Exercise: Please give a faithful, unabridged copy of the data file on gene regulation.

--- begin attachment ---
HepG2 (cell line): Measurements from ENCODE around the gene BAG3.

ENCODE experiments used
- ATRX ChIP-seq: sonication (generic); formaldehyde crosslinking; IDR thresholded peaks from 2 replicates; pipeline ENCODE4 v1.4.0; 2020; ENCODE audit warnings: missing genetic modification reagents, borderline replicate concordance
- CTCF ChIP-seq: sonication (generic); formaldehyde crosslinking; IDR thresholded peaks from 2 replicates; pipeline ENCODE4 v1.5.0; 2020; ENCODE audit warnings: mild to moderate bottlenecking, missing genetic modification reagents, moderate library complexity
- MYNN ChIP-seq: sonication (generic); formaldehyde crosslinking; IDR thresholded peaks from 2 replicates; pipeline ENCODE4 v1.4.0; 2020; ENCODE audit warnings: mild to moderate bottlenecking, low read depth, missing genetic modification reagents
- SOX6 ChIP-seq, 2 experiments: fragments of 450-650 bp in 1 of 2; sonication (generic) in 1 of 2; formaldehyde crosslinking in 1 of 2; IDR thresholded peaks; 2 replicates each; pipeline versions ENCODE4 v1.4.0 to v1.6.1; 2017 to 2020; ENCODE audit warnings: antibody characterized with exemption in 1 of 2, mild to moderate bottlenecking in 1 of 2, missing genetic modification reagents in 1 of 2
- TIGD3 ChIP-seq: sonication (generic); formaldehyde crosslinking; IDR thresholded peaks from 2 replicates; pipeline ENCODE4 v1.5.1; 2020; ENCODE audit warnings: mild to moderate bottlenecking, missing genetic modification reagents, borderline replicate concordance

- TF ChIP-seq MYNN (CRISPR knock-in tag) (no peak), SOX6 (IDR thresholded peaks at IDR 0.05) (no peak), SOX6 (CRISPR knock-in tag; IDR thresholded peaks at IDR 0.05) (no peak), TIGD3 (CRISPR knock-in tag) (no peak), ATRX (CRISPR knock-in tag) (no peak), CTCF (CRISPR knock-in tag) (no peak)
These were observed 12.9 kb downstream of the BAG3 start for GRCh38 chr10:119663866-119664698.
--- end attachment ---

HepG2 (cell line): Measurements from ENCODE around the gene BAG3.

ENCODE experiments used
- ATRX ChIP-seq: sonication (generic); formaldehyde crosslinking; IDR thresholded peaks from 2 replicates; pipeline ENCODE4 v1.4.0; 2020; ENCODE audit warnings: missing genetic modification reagents, borderline replicate concordance
- CTCF ChIP-seq: sonication (generic); formaldehyde crosslinking; IDR thresholded peaks from 2 replicates; pipeline ENCODE4 v1.5.0; 2020; ENCODE audit warnings: mild to moderate bottlenecking, missing genetic modification reagents, moderate library complexity
- MYNN ChIP-seq: sonication (generic); formaldehyde crosslinking; IDR thresholded peaks from 2 replicates; pipeline ENCODE4 v1.4.0; 2020; ENCODE audit warnings: mild to moderate bottlenecking, low read depth, missing genetic modification reagents
- SOX6 ChIP-seq, 2 experiments: fragments of 450-650 bp in 1 of 2; sonication (generic) in 1 of 2; formaldehyde crosslinking in 1 of 2; IDR thresholded peaks; 2 replicates each; pipeline versions ENCODE4 v1.4.0 to v1.6.1; 2017 to 2020; ENCODE audit warnings: antibody characterized with exemption in 1 of 2, mild to moderate bottlenecking in 1 of 2, missing genetic modification reagents in 1 of 2
- TIGD3 ChIP-seq: sonication (generic); formaldehyde crosslinking; IDR thresholded peaks from 2 replicates; pipeline ENCODE4 v1.5.1; 2020; ENCODE audit warnings: mild to moderate bottlenecking, missing genetic modification reagents, borderline replicate concordance

- TF ChIP-seq MYNN (CRISPR knock-in tag) (no peak), SOX6 (IDR thresholded peaks at IDR 0.05) (no peak), SOX6 (CRISPR knock-in tag; IDR thresholded peaks at IDR 0.05) (no peak), TIGD3 (CRISPR knock-in tag) (no peak), ATRX (CRISPR knock-in tag) (no peak), CTCF (CRISPR knock-in tag) (no peak)
These were observed 12.9 kb downstream of the BAG3 start for GRCh38 chr10:119663866-119664698.